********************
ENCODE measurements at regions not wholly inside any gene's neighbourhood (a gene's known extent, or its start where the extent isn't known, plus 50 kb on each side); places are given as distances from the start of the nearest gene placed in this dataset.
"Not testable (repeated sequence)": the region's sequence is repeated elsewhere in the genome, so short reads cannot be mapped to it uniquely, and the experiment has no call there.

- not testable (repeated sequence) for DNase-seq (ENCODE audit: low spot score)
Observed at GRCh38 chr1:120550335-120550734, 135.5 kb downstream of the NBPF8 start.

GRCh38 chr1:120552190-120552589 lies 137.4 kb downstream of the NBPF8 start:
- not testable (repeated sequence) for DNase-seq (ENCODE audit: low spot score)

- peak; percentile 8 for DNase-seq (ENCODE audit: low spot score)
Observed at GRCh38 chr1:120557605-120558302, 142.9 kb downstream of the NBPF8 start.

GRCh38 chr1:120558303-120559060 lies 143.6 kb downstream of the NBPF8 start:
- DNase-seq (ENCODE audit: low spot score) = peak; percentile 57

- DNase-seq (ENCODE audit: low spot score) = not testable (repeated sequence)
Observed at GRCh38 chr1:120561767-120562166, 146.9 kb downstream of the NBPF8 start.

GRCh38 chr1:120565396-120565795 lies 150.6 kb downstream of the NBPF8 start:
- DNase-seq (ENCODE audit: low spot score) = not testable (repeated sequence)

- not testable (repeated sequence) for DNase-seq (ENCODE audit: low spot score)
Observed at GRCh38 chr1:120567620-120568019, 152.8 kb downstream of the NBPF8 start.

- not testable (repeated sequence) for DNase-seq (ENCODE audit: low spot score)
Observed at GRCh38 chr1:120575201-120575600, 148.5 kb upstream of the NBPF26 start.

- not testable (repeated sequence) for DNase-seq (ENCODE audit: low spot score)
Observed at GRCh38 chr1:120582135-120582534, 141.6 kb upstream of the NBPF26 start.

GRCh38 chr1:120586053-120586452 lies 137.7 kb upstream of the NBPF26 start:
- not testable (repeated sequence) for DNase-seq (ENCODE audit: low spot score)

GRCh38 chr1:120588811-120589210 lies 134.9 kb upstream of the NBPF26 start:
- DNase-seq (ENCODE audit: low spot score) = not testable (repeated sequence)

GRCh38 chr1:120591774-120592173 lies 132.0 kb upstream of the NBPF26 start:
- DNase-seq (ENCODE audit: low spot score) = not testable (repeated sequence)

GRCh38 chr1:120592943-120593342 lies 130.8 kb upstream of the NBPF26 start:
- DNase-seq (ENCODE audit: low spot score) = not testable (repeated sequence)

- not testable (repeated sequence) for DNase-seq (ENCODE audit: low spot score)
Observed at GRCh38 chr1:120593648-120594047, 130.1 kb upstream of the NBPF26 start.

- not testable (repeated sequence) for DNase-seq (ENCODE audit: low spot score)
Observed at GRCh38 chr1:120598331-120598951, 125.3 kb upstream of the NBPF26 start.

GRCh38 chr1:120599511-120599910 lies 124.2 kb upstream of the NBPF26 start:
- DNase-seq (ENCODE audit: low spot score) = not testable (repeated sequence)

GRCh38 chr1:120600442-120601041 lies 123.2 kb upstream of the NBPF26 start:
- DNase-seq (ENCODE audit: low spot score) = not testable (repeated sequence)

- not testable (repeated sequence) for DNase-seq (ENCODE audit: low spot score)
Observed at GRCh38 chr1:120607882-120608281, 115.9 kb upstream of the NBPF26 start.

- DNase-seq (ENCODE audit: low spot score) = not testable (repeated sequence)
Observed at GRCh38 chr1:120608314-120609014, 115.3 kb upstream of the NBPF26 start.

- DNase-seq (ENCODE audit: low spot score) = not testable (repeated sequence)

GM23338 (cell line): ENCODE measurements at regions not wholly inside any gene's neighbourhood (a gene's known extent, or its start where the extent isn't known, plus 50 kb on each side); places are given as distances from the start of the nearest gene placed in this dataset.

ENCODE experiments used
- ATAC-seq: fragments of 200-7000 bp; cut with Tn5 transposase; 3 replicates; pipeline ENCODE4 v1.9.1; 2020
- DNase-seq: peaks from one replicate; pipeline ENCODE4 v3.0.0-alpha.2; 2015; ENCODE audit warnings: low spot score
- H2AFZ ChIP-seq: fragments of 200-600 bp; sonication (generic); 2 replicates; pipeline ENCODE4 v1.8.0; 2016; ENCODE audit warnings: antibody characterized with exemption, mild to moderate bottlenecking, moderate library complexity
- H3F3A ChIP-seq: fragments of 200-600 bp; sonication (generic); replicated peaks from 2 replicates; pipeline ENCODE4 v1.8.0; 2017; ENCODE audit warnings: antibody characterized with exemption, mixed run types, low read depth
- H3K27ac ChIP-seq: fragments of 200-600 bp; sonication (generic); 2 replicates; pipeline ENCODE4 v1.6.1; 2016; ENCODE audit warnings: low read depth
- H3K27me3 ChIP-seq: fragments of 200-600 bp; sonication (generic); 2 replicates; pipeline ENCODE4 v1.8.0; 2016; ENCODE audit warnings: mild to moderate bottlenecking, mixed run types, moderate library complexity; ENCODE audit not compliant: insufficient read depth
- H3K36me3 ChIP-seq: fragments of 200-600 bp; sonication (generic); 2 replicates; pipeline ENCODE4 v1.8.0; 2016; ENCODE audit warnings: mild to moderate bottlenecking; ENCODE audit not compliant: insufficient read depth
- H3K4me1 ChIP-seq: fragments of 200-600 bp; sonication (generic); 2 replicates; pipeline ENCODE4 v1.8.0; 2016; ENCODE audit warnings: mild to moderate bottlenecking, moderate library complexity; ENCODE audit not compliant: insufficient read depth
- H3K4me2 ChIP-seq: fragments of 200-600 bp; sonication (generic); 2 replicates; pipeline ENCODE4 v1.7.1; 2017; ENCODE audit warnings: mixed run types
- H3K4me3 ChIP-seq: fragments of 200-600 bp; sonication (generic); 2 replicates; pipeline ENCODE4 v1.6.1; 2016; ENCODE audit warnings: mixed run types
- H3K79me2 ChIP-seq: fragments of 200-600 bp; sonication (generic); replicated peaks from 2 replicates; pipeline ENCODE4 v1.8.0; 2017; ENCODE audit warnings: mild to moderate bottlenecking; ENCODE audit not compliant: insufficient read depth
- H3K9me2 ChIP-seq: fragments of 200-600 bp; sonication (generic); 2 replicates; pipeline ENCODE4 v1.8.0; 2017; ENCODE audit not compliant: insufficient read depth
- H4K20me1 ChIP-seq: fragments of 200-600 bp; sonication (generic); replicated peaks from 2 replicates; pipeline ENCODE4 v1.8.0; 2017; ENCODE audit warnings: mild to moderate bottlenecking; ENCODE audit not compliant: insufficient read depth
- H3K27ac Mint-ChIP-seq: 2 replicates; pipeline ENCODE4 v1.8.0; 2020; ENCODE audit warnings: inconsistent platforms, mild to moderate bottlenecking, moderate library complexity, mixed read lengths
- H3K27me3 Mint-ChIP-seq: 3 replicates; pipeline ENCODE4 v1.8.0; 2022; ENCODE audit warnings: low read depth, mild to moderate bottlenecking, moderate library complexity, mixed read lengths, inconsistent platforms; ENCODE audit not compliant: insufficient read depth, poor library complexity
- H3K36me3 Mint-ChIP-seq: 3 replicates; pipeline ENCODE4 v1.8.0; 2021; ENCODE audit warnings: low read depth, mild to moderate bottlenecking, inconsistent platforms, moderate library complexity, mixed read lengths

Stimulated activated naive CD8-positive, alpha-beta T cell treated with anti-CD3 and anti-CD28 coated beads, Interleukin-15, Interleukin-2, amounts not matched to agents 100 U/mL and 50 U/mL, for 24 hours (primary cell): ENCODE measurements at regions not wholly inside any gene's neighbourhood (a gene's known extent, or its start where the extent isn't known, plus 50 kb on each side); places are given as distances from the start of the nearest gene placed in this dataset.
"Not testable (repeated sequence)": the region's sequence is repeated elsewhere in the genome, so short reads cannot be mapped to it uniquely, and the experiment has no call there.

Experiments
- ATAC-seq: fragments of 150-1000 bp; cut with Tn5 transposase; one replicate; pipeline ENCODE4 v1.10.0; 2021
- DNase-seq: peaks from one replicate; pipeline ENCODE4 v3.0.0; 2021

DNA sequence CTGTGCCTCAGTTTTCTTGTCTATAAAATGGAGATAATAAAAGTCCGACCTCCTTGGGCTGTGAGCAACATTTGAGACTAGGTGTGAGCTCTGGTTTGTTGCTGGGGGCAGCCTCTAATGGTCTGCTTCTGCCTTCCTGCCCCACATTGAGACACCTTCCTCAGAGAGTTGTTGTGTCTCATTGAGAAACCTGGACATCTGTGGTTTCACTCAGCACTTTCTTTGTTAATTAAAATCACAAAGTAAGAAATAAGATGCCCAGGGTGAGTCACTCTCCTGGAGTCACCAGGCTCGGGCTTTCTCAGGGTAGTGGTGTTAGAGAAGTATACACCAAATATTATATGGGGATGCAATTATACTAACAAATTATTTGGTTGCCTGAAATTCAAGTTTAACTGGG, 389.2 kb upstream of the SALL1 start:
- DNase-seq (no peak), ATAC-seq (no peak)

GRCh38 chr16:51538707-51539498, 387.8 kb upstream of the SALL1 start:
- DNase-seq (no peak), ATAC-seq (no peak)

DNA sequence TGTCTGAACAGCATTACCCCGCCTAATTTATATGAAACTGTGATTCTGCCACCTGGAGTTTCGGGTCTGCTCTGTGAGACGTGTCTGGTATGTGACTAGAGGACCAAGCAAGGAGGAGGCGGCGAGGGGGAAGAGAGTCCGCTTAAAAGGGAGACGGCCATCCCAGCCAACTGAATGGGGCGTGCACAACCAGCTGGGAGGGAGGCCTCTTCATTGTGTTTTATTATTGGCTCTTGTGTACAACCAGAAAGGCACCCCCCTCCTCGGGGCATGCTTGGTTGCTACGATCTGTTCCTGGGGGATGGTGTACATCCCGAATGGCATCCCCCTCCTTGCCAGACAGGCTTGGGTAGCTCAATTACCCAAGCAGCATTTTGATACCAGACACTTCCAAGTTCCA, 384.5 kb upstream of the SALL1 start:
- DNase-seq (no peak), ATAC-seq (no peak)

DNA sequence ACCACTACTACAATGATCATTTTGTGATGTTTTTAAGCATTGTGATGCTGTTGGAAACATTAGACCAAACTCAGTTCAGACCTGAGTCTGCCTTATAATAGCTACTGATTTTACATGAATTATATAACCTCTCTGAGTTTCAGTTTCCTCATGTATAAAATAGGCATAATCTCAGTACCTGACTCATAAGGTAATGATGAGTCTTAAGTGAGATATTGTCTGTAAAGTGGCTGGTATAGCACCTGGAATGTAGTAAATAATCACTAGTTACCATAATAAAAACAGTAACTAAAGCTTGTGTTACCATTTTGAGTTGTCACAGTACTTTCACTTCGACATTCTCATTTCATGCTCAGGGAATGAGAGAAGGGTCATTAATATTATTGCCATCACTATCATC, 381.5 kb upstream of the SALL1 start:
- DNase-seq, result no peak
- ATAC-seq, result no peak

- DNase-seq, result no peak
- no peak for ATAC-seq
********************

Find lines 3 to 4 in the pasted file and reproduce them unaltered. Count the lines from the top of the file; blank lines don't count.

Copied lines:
- not testable (repeated sequence) for DNase-seq (ENCODE audit: low spot score)
Observed at GRCh38 chr1:120550335-120550734, 135.5 kb downstream of the NBPF8 start.